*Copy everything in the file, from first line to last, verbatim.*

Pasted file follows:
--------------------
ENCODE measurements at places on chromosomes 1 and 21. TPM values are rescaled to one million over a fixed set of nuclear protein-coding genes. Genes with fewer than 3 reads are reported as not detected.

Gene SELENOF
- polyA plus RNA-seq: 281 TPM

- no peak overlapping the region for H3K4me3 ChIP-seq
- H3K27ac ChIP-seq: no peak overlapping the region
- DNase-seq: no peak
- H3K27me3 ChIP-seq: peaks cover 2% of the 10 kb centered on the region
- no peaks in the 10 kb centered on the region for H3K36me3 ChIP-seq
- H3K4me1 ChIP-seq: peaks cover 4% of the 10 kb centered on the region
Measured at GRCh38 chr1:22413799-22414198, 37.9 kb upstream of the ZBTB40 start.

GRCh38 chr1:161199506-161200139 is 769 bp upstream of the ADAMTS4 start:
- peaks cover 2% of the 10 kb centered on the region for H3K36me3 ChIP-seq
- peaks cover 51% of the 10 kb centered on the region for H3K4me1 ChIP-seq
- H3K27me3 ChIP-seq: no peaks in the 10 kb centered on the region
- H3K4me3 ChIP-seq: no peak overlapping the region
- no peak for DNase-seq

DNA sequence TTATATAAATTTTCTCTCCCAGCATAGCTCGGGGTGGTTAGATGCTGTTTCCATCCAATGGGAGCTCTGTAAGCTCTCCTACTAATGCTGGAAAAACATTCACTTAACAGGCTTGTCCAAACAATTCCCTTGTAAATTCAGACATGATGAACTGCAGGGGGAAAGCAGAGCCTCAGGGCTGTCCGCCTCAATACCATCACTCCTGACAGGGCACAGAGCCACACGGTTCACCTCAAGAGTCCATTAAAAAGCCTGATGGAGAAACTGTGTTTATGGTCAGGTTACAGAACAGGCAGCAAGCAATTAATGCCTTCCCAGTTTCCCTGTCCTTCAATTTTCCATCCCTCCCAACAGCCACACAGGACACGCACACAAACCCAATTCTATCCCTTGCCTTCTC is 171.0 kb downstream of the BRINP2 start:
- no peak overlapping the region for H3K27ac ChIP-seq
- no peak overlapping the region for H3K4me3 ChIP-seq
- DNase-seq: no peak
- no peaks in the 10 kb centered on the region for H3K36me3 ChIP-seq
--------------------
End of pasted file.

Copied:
ENCODE measurements at places on chromosomes 1 and 21. TPM values are rescaled to one million over a fixed set of nuclear protein-coding genes. Genes with fewer than 3 reads are reported as not detected.

Gene SELENOF
- polyA plus RNA-seq: 281 TPM

- no peak overlapping the region for H3K4me3 ChIP-seq
- H3K27ac ChIP-seq: no peak overlapping the region
- DNase-seq: no peak
- H3K27me3 ChIP-seq: peaks cover 2% of the 10 kb centered on the region
- no peaks in the 10 kb centered on the region for H3K36me3 ChIP-seq
- H3K4me1 ChIP-seq: peaks cover 4% of the 10 kb centered on the region
Measured at GRCh38 chr1:22413799-22414198, 37.9 kb upstream of the ZBTB40 start.

GRCh38 chr1:161199506-161200139 is 769 bp upstream of the ADAMTS4 start:
- peaks cover 2% of the 10 kb centered on the region for H3K36me3 ChIP-seq
- peaks cover 51% of the 10 kb centered on the region for H3K4me1 ChIP-seq
- H3K27me3 ChIP-seq: no peaks in the 10 kb centered on the region
- H3K4me3 ChIP-seq: no peak overlapping the region
- no peak for DNase-seq

DNA sequence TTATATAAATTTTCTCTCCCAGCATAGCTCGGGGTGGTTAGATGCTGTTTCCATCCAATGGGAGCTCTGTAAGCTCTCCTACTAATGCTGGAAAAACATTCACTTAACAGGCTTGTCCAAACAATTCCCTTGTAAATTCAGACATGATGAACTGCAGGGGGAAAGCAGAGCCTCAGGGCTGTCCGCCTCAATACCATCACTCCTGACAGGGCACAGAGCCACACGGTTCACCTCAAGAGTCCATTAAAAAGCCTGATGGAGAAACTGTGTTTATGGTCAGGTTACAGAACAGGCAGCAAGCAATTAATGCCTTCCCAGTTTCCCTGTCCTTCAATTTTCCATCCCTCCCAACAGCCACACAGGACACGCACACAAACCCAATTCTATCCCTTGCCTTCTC is 171.0 kb downstream of the BRINP2 start:
- no peak overlapping the region for H3K27ac ChIP-seq
- no peak overlapping the region for H3K4me3 ChIP-seq
- DNase-seq: no peak
- no peaks in the 10 kb centered on the region for H3K36me3 ChIP-seq